Quantum cryptography could make grid more secure
Los Alamos National Laboratory (LANL) has successfully completed the first-ever demonstration of securing control data for electric grids using quantum cryptography, which provides a means of detecting and destroying a force trying to intercept or attack grid communications.
The miniature quantum encryption transmitter at LANL generates random cryptographic keys to encode and decode information to protect electric infrastructure control systems. (PRNewsFoto/Los Alamos National Laboratory)
The demonstration was performed in the Trustworthy Cyber Infrastructure for the Power Grid (TCIPG) project at the University of Illinois Urbana-Champaign (UIUC) established under the Department of Energy's Cyber Security for Energy Delivery Systems program in the Office of Electricity Delivery and Energy Reliability.
Quantum cryptography utilizes single photons to produce secure random numbers between users. These random numbers are then used to authenticate and encrypt the grid control data and commands. Because the random numbers are produced securely, they act as cryptographic key material for data authentication and encryption algorithms.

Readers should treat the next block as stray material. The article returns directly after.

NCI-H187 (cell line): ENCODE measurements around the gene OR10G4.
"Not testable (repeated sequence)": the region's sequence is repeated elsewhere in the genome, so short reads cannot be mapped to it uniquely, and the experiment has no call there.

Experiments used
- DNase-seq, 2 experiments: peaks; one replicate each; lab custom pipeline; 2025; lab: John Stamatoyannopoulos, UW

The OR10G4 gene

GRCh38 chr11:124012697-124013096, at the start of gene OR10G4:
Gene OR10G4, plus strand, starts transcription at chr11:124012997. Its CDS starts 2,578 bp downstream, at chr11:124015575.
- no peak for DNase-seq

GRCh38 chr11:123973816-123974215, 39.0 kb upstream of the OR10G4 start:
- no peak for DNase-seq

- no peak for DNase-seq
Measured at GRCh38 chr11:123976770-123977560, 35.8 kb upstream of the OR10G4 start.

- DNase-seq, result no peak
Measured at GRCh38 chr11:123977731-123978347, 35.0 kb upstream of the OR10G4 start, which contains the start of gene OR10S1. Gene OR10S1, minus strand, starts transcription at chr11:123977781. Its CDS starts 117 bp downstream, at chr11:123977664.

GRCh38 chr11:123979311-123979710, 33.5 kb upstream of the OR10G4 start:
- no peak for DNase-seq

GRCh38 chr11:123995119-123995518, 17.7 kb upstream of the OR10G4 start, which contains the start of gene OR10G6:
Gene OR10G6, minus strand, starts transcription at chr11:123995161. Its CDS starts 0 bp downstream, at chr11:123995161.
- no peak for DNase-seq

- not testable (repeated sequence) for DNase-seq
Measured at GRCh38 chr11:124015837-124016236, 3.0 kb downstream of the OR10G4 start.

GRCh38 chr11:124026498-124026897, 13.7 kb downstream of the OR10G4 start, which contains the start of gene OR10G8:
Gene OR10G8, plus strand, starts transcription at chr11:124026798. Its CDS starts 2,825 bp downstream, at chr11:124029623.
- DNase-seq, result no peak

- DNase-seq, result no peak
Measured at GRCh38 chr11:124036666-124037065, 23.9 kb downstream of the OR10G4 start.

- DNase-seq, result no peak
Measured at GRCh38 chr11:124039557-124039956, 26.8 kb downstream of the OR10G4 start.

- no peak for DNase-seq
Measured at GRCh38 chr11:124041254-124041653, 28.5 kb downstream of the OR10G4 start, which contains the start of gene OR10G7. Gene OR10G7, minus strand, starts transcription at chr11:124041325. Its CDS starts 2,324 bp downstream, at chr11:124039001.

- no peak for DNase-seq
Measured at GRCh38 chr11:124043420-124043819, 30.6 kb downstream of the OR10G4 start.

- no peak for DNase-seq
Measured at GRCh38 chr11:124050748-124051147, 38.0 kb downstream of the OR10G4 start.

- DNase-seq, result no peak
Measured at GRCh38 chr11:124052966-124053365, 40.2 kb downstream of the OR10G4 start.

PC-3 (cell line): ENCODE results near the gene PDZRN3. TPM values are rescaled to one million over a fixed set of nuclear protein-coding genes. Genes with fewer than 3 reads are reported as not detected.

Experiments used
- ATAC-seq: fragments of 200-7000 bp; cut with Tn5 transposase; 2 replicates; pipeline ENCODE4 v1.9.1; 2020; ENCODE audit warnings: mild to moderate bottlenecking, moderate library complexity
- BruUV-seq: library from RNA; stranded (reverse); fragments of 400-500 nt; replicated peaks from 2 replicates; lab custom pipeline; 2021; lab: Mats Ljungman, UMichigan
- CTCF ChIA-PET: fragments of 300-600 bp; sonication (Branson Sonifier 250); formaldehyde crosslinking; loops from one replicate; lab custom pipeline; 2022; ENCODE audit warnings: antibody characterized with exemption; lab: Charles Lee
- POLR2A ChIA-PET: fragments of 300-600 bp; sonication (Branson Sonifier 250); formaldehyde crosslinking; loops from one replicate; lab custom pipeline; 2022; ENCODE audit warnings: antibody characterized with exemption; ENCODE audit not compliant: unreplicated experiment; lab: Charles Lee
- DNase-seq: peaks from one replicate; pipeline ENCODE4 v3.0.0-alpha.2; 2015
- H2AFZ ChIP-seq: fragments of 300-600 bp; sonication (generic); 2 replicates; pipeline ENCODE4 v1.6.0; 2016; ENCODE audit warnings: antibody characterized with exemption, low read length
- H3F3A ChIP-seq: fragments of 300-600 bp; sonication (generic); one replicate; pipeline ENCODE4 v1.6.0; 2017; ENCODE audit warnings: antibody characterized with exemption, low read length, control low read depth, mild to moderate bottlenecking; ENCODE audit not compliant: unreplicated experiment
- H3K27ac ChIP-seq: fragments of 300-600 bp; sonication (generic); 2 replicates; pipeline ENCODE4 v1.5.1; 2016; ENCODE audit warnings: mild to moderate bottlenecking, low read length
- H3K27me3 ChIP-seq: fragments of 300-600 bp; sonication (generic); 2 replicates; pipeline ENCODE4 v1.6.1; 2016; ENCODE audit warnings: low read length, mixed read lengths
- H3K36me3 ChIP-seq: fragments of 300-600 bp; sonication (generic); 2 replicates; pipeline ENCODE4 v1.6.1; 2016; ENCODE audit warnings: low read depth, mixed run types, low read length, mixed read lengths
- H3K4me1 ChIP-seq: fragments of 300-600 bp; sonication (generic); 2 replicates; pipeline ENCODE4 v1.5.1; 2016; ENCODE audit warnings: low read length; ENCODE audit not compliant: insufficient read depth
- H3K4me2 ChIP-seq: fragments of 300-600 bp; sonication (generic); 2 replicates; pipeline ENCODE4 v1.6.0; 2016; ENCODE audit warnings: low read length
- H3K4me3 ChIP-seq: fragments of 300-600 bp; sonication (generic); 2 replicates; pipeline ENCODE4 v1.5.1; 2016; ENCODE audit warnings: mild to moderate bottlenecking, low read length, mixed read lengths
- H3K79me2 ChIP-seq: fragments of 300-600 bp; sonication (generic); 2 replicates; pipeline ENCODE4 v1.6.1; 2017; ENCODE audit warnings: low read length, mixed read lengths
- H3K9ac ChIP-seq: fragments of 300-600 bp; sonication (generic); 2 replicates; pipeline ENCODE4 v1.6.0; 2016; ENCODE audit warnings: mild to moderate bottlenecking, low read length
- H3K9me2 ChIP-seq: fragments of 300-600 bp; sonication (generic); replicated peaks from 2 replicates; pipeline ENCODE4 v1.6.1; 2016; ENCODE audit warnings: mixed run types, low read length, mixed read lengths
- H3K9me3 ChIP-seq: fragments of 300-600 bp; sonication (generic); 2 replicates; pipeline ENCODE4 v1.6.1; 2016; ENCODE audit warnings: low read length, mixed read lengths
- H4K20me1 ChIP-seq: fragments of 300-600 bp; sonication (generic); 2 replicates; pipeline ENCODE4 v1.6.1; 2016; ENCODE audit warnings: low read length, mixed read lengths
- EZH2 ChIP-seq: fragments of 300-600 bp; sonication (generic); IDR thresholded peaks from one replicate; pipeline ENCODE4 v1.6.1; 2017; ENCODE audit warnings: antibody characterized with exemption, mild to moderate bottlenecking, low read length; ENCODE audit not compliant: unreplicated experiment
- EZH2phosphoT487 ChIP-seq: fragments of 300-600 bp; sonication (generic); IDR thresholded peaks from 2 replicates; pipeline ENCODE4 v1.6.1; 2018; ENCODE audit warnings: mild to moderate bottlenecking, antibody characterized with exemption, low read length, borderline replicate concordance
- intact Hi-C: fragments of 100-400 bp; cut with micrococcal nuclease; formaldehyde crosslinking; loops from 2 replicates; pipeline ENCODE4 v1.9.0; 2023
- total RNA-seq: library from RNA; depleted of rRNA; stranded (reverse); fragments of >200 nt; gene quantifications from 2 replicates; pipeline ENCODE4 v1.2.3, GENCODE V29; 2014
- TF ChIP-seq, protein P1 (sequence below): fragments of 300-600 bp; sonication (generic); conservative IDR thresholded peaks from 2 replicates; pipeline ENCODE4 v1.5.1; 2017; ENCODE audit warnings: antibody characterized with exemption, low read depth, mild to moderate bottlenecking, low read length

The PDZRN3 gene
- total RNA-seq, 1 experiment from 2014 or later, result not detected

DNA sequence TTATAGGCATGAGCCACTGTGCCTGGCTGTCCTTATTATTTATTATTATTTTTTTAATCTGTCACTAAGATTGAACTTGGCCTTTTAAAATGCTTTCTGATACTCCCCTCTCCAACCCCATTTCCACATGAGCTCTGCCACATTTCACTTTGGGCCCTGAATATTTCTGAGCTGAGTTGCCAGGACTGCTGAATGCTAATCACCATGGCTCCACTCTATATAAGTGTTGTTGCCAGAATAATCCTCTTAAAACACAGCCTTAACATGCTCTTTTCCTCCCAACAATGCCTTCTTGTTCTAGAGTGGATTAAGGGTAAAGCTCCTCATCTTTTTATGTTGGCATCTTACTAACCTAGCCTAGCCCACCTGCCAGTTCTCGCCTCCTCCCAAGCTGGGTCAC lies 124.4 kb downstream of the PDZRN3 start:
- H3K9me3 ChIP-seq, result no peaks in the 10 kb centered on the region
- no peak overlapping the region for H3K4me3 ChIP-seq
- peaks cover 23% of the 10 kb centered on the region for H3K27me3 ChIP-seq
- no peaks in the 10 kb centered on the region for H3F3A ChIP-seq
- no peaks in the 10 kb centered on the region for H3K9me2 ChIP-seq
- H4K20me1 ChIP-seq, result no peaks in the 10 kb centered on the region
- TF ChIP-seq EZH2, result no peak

Methods such as these are necessary as the grid accommodates new energy sources that require transmission of data to and from control centers, as this data must be trustworthy and immediate. The simultaneous requirements of strong authentication and low latency are difficult to meet with standard cryptographic techniques. Quantum encryption strengthens existing cybersecurity grid protections.
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